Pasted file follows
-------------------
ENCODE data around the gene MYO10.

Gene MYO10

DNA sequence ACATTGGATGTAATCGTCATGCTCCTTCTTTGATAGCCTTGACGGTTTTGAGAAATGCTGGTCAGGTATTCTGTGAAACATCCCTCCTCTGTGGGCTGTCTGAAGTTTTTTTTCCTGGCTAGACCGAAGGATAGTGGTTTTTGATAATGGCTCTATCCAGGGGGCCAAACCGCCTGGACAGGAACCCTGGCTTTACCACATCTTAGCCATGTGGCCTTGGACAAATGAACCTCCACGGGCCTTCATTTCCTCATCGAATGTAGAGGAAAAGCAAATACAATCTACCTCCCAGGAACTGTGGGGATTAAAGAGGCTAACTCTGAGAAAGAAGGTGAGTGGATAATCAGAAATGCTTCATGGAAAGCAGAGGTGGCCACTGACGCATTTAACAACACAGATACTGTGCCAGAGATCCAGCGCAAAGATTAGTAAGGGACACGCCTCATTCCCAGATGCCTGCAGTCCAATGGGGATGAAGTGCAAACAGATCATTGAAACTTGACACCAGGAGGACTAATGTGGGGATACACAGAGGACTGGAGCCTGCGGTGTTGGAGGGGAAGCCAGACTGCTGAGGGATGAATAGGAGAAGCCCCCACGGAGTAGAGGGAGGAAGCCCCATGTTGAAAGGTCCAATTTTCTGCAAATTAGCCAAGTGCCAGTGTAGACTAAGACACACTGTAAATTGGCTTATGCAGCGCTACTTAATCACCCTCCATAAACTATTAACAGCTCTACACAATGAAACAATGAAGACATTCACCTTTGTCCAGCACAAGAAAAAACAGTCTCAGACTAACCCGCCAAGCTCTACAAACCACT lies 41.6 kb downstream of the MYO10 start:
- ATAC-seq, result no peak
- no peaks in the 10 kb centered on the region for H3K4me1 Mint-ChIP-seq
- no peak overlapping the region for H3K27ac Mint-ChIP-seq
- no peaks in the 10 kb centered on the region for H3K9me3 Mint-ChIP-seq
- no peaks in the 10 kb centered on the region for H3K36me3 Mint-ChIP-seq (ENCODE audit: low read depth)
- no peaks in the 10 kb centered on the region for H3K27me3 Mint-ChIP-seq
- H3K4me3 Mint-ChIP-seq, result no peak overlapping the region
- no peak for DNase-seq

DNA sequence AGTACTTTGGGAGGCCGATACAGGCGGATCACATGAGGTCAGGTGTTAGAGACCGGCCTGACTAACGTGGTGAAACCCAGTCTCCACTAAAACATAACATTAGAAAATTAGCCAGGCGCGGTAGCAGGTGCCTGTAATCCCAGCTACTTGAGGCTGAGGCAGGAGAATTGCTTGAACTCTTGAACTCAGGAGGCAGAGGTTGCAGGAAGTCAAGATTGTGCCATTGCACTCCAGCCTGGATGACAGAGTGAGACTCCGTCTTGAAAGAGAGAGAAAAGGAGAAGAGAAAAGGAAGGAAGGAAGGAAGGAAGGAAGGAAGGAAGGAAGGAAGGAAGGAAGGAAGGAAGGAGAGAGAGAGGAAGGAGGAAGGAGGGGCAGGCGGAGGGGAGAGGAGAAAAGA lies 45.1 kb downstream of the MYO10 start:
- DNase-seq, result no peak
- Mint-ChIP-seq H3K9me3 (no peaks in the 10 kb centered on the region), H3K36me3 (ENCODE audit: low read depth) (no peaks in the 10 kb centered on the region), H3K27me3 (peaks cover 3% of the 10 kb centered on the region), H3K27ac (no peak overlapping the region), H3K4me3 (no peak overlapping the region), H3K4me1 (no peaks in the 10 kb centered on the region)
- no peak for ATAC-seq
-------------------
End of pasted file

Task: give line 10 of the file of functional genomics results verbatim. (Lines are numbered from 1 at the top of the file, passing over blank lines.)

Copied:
- H3K4me3 Mint-ChIP-seq, result no peak overlapping the region